That was all I knew about the man whose grave my wife and I were on the way to visit. Kathy and I were on a delayed honeymoon in Europe, a month-long trip that had already taken us to Germany, Holland and Paris. …


When the writing blues have you done, ask yourself why you chose this life in the first place

Why do you write?

What brings you to your desk every day?

Do you seek fame?

Fortune?

The Pulitzer Prize?

There’s nothing wrong with these goals.

But sometimes, the going gets rough and your dreams seem far out of reach. Your latest story just got its tenth rejection, an editor just turned down your pitch, an agent said try elsewhere. Or you’re supposed to be writing but are just spinning your wheels,; you hate your latestsdraft but you don’t know how to fix it.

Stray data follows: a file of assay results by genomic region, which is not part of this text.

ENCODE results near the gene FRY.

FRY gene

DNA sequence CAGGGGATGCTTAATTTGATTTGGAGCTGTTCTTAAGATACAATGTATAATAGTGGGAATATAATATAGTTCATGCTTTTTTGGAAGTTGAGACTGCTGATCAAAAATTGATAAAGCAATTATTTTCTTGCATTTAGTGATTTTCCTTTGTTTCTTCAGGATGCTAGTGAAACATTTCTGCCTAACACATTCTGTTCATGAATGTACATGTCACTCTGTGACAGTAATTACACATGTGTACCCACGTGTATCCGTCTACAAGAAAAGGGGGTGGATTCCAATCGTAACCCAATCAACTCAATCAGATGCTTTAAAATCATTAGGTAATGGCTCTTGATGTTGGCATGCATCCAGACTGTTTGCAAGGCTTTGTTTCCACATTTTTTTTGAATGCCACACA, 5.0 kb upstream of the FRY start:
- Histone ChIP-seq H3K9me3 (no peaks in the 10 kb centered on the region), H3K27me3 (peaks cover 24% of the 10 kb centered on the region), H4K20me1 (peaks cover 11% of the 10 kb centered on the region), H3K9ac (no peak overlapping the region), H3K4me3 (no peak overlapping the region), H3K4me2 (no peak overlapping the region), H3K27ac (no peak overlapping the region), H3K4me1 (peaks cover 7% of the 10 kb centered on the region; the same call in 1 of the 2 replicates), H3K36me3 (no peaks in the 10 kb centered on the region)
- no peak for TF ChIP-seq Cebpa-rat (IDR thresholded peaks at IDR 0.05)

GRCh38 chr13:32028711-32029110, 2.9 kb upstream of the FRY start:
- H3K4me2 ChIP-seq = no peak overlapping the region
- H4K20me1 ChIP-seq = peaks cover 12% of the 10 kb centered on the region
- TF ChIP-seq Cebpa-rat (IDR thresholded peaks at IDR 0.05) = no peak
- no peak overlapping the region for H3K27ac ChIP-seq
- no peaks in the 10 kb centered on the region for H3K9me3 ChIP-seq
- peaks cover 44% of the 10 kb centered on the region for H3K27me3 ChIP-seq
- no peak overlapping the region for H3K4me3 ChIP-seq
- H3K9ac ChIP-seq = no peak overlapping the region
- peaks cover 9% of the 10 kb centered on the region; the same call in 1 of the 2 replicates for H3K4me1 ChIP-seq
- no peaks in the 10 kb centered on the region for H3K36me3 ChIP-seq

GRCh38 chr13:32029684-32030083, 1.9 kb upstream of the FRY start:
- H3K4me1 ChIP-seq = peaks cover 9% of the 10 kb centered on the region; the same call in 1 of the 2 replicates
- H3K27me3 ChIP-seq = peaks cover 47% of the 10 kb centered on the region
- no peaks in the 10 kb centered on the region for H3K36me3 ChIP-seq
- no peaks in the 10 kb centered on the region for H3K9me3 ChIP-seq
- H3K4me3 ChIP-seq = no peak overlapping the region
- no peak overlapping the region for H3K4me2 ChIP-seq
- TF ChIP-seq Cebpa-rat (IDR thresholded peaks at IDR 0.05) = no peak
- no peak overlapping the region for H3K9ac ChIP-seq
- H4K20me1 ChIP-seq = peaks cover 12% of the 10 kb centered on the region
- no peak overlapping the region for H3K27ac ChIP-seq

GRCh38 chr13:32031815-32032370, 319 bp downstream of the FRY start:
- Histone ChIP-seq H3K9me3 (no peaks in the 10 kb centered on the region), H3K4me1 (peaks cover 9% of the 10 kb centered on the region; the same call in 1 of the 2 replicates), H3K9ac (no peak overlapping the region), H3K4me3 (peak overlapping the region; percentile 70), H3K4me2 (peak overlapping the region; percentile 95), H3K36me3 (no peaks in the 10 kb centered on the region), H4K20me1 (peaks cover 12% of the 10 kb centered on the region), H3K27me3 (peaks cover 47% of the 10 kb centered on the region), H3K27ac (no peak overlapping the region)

At times like this, it can be useful to consider why you chose this life in…


Tired of rejection? (No, not that kind. Here’s some wise counsel how to cope the next time a manuscript comes back with a big fat “No, thanks!

Whenever I received a rejection letter for a short story I’ve submitted to a magazine or literary journal I have had this fantasy.

After receiving theirs — “Thank you for your submission. We are sorry that it does not meet our editorial needs at this time.” — I would send back one of my own boilerplate replies:

“Thank you for your rejection. …


In the world of newswriting, leads get most of the attention, but endings are equally, if not more, important

The quote has become the default ending in journalism and readers and writers are all poorer for it.